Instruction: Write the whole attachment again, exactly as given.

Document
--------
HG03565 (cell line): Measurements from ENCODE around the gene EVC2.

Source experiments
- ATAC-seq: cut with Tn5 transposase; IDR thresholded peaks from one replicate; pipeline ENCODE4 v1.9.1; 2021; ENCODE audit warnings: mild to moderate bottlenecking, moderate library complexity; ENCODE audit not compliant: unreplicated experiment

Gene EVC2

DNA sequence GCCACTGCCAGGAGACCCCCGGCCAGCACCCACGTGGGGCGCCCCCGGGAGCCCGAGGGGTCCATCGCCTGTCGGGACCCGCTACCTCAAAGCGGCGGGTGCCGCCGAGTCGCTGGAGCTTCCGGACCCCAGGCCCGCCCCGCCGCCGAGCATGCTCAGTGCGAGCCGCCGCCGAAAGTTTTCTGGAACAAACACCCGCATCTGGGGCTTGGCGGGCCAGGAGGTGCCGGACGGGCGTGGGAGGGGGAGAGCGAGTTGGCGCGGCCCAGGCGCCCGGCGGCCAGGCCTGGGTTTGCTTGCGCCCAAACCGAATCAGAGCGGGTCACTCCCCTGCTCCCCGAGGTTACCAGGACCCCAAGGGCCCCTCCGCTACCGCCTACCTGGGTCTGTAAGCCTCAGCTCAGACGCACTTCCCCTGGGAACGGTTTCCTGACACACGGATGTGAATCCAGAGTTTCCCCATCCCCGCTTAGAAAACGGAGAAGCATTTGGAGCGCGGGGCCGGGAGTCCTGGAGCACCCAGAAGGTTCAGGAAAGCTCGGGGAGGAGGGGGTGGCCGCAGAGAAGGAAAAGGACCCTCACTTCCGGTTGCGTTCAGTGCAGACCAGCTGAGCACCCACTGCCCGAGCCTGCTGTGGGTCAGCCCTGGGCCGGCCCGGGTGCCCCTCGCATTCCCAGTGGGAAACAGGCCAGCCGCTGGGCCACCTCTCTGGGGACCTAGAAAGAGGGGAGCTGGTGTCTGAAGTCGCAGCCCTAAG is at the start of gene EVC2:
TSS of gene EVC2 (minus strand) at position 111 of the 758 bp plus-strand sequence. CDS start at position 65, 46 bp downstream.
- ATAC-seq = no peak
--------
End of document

HG03565 (cell line): Measurements from ENCODE around the gene EVC2.

Source experiments
- ATAC-seq: cut with Tn5 transposase; IDR thresholded peaks from one replicate; pipeline ENCODE4 v1.9.1; 2021; ENCODE audit warnings: mild to moderate bottlenecking, moderate library complexity; ENCODE audit not compliant: unreplicated experiment

Gene EVC2

DNA sequence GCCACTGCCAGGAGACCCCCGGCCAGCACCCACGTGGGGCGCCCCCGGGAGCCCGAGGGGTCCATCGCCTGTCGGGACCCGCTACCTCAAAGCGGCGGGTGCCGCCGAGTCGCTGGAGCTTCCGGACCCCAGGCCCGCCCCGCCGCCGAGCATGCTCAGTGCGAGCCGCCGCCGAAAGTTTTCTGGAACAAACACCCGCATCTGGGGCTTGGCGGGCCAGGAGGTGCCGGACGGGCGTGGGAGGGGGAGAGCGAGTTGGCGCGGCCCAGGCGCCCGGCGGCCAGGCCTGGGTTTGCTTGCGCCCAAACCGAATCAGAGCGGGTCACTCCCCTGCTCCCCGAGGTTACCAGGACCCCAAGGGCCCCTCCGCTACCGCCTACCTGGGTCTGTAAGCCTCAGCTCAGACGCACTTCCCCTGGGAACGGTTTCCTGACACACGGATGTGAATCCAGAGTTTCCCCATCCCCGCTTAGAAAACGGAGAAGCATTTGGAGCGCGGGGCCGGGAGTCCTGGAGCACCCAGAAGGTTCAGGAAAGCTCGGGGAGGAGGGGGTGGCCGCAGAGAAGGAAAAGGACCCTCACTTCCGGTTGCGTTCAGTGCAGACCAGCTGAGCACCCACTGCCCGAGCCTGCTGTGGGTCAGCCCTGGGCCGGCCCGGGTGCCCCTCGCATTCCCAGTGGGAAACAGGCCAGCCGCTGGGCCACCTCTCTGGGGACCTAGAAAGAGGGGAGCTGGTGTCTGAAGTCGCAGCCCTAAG is at the start of gene EVC2:
TSS of gene EVC2 (minus strand) at position 111 of the 758 bp plus-strand sequence. CDS start at position 65, 46 bp downstream.
- ATAC-seq = no peak